The past behind them, women's basketball now a contender

By Will Kennedy

In January of the 2004-2005 season the main question about women’s basketball was whether or not the team would exist the following year. However, three years after low turnout and injury forced the Scots to cancel their season, Mac is playing some excellent basketball, raising a new, entirely different question: ‘can this team make the playoffs?’With only four MIAC games played, it’s certainly early, but with a league 2-2 record that includes a victory over a strong St. Thomas team and a narrow 51-54 loss to last year’s conference runner up Gustavus Adolphus College, the Scots look like they could be a contender. “Is [a playoff berth] within the realm of possibility, absolutely,” Head Coach Ellen Thompson said. “It’s always in the back of everybody’s mind.” But, she added, “we don’t dwell on it; we just take each game as it comes.”

Mac has certainly prepared well for every game this season and for Thompson, that bodes well. “The biggest thing is that we have had a chance to win each game,” she said. In other words, with a few lucky bounces, Mac could have been 4-0 in the MIAC, perched atop the conference entering the December break from play.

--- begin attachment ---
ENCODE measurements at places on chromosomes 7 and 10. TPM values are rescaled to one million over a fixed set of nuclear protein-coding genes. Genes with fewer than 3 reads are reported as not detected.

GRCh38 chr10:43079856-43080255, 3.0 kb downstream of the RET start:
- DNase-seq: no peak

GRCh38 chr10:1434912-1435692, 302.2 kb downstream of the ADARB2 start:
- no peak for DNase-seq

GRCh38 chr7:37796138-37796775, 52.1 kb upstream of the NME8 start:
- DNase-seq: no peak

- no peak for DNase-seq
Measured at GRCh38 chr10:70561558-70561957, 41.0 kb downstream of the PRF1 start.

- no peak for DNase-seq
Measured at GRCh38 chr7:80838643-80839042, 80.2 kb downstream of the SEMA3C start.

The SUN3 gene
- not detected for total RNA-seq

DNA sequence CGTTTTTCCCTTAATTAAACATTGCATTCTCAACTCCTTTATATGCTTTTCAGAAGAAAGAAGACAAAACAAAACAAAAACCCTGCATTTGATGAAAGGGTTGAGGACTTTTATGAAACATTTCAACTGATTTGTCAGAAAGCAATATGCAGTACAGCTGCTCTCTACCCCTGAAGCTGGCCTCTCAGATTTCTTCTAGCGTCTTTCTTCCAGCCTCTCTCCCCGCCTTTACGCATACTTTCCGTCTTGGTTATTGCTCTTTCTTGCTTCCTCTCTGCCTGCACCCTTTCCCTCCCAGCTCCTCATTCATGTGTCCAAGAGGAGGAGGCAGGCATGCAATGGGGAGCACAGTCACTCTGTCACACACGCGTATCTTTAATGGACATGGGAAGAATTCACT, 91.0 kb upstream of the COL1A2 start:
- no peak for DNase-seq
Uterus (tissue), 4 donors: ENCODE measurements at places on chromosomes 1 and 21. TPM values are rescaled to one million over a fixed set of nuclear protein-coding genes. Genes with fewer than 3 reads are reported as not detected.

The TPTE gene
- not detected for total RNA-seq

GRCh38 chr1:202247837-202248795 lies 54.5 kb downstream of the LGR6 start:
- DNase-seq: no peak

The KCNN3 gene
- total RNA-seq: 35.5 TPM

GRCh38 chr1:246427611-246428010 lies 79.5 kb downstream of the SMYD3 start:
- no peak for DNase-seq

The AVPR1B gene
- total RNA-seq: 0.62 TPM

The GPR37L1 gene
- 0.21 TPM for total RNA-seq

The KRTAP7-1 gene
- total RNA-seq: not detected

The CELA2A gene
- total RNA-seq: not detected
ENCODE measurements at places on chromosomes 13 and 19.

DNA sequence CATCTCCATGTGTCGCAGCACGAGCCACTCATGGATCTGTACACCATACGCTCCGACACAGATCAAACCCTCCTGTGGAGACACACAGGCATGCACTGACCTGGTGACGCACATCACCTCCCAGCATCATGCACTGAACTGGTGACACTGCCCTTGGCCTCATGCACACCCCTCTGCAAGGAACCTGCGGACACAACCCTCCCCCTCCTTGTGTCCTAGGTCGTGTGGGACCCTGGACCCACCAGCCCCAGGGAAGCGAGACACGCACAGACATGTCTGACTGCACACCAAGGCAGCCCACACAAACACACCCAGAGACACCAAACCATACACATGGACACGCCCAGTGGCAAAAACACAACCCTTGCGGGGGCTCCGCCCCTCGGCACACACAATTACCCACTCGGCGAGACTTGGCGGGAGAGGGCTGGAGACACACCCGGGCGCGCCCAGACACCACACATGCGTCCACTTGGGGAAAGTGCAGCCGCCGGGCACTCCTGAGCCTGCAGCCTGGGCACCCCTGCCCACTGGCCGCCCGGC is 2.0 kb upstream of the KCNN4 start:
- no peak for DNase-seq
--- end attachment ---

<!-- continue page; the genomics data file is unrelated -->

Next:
After winning only seven total games last year and two during the 2005-2006 season, Mac’s three early wins-including a non-MIAC victory over Texan rival Austin College-suggests a remarkable revival for Mac women’s basketball. While the rest of the league certainly didn’t predict the Scots would get off to a good start-Mac was picked to finish 10th out of 12 teams in a preseason MIAC poll-Thompson wasn’t shocked by the quick assent of the program . “I know what my team is capable of and I know what each player is capable of,” Thompson said, “It’s exciting more than it is surprising.”

The players themselves seem to relish the underdog role. Trailing 10-time MIAC champions St. Thomas last week late in the game, the Scots played shutdown defense, outscoring the Tommies 12-2 in the game’s final three minutes on their way to a victory. No one played a greater role than MIAC athlete of the week Ann Baltzer ’10, who scored 27 points on the night and grabbed 13 rebounds.

“It’s really great to exceed everyone’s expectations,” she said. “It made us realize that we are able to compete in the league.”

Thompson echoed her player’s words. “My players were fired up to get that win,” she said, “it was a great feeling to know that our hard work paid off.”

The Scots will have to replicate that intensity many times over if they hope to emerge as one of the MIAC’s elite teams. Currently, six teams are tied in fourth place with a 2-2 record. Only six total teams make the playoffs. Comprised almost exclusively of underclassman, Macalester will have to treat every game as a learning experience as the team battles in what is shaping up to be a tightly bunched conference, but Thompson says she has already seen remarkably progress for a team that, in spite of its youth, adapts quickly and works hard. “I’m very proud of what they’ve accomplished so far,” Thompson said.